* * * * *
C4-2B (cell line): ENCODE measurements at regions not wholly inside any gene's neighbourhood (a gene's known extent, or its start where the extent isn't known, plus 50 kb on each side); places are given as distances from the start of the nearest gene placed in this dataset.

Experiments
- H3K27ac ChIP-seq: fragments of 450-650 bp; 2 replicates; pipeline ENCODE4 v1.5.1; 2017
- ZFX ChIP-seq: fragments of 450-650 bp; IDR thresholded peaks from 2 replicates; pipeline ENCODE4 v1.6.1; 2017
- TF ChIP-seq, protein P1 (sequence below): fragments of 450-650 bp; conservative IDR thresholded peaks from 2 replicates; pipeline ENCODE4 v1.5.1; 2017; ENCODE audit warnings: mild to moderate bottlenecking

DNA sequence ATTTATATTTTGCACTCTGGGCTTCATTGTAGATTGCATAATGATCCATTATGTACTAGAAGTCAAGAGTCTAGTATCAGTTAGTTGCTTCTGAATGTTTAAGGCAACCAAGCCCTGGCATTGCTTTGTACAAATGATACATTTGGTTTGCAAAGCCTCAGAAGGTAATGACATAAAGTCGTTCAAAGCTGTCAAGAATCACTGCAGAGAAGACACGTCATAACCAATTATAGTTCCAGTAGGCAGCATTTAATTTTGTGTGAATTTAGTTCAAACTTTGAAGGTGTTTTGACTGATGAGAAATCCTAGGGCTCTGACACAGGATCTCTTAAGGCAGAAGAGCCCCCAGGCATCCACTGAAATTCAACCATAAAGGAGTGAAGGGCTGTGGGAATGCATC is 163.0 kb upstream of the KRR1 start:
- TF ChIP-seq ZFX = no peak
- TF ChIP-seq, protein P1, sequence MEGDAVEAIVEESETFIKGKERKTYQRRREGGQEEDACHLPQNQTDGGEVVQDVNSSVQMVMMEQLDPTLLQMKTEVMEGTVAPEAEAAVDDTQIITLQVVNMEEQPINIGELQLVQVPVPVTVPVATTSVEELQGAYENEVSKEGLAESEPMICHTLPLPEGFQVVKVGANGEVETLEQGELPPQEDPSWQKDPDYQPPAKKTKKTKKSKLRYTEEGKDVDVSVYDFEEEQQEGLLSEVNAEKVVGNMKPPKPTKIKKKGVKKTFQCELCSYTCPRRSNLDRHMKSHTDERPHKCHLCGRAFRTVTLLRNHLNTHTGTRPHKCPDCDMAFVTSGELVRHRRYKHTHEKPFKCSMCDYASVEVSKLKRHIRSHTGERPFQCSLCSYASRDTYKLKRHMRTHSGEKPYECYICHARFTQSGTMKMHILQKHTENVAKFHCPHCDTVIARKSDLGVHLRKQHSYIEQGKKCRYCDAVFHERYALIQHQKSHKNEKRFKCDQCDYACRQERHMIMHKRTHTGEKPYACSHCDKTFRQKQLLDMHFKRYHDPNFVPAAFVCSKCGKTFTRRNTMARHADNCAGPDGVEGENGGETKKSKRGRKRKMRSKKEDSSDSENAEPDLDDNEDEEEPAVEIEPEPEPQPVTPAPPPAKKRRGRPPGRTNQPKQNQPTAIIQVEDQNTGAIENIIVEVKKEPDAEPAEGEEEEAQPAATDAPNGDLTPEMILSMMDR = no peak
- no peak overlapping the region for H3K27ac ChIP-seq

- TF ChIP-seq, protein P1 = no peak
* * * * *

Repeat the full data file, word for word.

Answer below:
C4-2B (cell line): ENCODE measurements at regions not wholly inside any gene's neighbourhood (a gene's known extent, or its start where the extent isn't known, plus 50 kb on each side); places are given as distances from the start of the nearest gene placed in this dataset.

Experiments
- H3K27ac ChIP-seq: fragments of 450-650 bp; 2 replicates; pipeline ENCODE4 v1.5.1; 2017
- ZFX ChIP-seq: fragments of 450-650 bp; IDR thresholded peaks from 2 replicates; pipeline ENCODE4 v1.6.1; 2017
- TF ChIP-seq, protein P1 (sequence below): fragments of 450-650 bp; conservative IDR thresholded peaks from 2 replicates; pipeline ENCODE4 v1.5.1; 2017; ENCODE audit warnings: mild to moderate bottlenecking

DNA sequence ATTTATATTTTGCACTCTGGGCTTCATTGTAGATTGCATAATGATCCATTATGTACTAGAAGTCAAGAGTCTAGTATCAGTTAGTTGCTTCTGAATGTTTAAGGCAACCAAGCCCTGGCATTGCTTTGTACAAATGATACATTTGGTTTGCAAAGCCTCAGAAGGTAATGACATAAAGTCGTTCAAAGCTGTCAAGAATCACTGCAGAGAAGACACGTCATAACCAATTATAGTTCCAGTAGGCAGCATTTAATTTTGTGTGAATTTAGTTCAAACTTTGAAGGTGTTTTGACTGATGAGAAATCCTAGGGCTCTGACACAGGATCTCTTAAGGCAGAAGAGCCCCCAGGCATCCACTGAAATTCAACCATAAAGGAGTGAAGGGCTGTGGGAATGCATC is 163.0 kb upstream of the KRR1 start:
- TF ChIP-seq ZFX = no peak
- TF ChIP-seq, protein P1, sequence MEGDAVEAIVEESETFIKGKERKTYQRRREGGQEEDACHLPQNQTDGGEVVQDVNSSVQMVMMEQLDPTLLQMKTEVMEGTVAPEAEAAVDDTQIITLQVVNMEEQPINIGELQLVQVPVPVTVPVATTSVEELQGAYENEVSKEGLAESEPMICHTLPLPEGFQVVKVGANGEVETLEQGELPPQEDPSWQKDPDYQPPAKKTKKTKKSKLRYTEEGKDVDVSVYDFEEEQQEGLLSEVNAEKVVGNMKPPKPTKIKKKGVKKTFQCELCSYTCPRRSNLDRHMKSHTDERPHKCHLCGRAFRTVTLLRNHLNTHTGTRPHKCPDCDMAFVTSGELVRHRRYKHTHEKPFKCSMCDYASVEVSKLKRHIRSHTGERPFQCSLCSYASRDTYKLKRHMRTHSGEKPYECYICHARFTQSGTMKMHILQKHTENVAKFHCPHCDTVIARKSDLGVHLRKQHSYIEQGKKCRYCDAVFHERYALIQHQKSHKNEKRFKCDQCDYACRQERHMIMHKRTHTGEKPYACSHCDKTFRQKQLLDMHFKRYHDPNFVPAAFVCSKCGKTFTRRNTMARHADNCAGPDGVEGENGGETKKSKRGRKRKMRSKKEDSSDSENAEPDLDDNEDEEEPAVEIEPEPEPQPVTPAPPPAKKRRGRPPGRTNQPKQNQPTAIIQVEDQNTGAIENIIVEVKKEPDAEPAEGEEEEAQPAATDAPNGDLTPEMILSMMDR = no peak
- no peak overlapping the region for H3K27ac ChIP-seq

- TF ChIP-seq, protein P1 = no peak